Even if your spare partition is ntfs, feel no fear. Ubuntu 9.10 and Linux Mint 8 comes with a fuse driver for mounting your ntfs partitions writable. You don't need to do an extra step in Ubuntu 9.10/Linux Mint 8

How do you find, how much free space you require for migrating? Oh it is easy in Ubuntu 9.10/Linux Mint 8. Just run gnome-system-monitor and goto last tab (File Systems), to see how much space is occupied by each of your mounted partitions


The screenshot below shows, the 4.1 GB home filesystem as ext4 and the spare partition as ext3 along with size available and size used. Your spare partition size available should be greater than size used of the partition you intend to convert





In the above screenshot, the one highlighted in green color is ext4 (which I installed inside virtualbox using linux mint 8 to demonstrate how the ext4 to ext3 works)

Fallback

If you do not have a spare partition, or if your spare partition size is lesser than or equal to the size of data on your hard disk, do not try to  migrate or proceed further


5. Become root

Goto command line in live mode using, gnome-terminal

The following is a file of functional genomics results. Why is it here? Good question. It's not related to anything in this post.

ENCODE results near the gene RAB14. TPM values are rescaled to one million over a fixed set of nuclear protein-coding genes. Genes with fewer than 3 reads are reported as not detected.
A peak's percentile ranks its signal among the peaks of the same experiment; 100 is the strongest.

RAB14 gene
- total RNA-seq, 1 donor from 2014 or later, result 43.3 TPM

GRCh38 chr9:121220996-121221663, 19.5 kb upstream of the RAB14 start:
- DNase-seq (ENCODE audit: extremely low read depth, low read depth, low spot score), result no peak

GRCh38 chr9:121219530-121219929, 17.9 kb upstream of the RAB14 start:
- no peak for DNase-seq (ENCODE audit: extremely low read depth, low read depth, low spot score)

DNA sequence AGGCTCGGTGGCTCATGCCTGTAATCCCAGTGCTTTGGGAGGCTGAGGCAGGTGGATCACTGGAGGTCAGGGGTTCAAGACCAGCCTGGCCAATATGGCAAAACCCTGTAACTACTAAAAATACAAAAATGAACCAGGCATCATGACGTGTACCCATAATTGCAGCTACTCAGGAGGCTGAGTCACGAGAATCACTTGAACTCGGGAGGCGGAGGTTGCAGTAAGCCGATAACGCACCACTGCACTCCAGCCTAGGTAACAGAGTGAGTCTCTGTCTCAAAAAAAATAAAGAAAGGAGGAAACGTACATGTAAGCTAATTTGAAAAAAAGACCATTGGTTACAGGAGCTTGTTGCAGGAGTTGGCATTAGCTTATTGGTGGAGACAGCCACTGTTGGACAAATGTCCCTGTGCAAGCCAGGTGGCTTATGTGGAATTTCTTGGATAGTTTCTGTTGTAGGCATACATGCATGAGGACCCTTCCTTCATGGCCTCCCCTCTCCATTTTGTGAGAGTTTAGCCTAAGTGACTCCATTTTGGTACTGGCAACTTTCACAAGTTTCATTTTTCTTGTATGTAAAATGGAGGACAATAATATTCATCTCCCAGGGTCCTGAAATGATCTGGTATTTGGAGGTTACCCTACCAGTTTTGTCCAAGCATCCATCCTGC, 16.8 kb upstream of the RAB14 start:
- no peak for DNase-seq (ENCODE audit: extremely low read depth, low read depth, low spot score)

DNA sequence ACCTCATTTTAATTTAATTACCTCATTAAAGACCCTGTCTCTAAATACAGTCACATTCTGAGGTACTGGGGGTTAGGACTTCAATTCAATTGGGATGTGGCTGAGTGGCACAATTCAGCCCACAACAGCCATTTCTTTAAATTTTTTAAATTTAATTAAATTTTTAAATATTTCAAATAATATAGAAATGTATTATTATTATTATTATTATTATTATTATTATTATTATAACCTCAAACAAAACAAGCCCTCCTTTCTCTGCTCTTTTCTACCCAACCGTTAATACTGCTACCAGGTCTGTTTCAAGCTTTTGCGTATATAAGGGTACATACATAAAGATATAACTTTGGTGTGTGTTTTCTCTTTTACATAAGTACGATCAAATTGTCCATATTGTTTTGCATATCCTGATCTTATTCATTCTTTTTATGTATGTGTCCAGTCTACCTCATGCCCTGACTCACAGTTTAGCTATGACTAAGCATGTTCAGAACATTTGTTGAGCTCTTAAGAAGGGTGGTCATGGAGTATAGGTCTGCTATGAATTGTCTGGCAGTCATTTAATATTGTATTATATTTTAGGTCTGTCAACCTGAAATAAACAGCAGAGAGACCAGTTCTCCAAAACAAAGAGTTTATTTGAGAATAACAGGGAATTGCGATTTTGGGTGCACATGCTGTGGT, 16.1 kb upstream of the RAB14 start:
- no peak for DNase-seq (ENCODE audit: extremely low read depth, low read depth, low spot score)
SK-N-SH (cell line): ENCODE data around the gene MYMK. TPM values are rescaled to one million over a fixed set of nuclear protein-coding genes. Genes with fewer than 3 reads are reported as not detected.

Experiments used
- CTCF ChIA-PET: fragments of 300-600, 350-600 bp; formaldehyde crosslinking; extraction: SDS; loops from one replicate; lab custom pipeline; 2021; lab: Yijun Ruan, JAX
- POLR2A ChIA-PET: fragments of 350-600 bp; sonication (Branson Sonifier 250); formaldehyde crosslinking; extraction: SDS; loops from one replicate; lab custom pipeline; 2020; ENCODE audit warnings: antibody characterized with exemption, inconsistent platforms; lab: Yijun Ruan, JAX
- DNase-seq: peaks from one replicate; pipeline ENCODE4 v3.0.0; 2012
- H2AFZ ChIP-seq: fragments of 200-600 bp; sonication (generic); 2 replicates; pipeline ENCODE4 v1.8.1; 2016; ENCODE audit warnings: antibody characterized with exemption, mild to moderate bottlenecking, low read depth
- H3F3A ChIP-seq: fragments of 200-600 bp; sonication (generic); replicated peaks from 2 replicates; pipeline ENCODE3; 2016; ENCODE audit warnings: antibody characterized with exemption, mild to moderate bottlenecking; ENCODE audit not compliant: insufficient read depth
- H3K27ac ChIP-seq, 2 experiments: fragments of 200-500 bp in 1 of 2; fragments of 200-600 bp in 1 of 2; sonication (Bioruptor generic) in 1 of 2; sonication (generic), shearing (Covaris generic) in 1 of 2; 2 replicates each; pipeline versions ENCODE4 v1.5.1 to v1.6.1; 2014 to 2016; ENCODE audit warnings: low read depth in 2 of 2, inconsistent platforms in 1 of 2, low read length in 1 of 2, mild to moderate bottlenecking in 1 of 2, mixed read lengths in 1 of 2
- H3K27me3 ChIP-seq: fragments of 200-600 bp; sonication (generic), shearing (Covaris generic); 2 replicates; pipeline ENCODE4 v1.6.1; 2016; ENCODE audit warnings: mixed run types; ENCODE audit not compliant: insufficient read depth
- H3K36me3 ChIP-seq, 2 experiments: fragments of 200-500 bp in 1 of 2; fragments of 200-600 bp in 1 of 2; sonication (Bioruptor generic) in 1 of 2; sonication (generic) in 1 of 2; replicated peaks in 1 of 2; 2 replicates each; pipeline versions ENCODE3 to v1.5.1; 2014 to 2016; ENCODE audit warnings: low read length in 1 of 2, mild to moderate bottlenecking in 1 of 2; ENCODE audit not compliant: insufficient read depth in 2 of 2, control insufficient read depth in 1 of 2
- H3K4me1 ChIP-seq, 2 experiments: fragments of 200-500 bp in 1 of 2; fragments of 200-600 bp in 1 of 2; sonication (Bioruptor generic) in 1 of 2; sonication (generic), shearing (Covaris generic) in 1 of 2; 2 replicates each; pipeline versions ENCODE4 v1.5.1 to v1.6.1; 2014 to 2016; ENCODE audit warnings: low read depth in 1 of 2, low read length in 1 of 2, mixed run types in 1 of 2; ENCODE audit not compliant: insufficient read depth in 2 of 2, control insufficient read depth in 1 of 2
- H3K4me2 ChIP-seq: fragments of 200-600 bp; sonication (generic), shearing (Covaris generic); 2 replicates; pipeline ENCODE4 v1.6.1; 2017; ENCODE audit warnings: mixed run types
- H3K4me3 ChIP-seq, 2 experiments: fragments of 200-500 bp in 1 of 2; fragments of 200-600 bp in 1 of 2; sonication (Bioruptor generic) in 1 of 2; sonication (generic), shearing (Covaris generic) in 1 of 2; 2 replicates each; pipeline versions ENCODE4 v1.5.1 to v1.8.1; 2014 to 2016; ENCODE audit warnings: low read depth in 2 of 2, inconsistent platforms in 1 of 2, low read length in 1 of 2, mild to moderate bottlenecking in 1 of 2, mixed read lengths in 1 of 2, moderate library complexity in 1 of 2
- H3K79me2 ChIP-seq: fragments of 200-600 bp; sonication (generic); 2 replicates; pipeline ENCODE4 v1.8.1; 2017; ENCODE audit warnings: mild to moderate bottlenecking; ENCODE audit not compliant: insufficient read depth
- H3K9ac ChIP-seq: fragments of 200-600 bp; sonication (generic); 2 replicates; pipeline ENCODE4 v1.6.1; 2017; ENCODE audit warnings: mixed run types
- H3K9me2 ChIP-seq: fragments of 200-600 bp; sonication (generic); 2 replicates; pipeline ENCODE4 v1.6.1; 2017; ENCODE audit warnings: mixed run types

You can also launch terminal from Applications --> Accessories --> Terminal in Ubuntu 9.10

or just clicking Terminal after clicking Menu in the bottom right

To become root, use sudo su


In linux mint 8, after you become root, the root prompt will change into a cute red color




If you are using any other linux, use su command to become root, for this, you should have root account password

Fallback

If your live CD does not allow you to become root, it is not a right live CD you should use. Some live CD have passwords for root which you can learn from the site where you downloaded them. Use Linux Mint 8 or Ubuntu 9.10 instead as you can use sudo su




6. Use tar to recursively gzip the contents of the partition maintaining the permissions intact.

Do not copy the contents to external hard disk directly as it may not preserve permissions. This step creates a tarball of your home partition

After becoming root, we come here.

There are two partitions we already mounted in step 4, the partition which we want to convert and the backup partition.

Now we need to know the exact path of each partition before we operate.

click Computer icon on desktop, click the partition you wanted to convert and copy its path from location bar. The location bar can be activated by giving Ctrl + L inside the file browser


See the above screenshot, I copied the entire path of the home partition I mounted, by giving Ctrl + L and then right clicked my mouse and pressed copy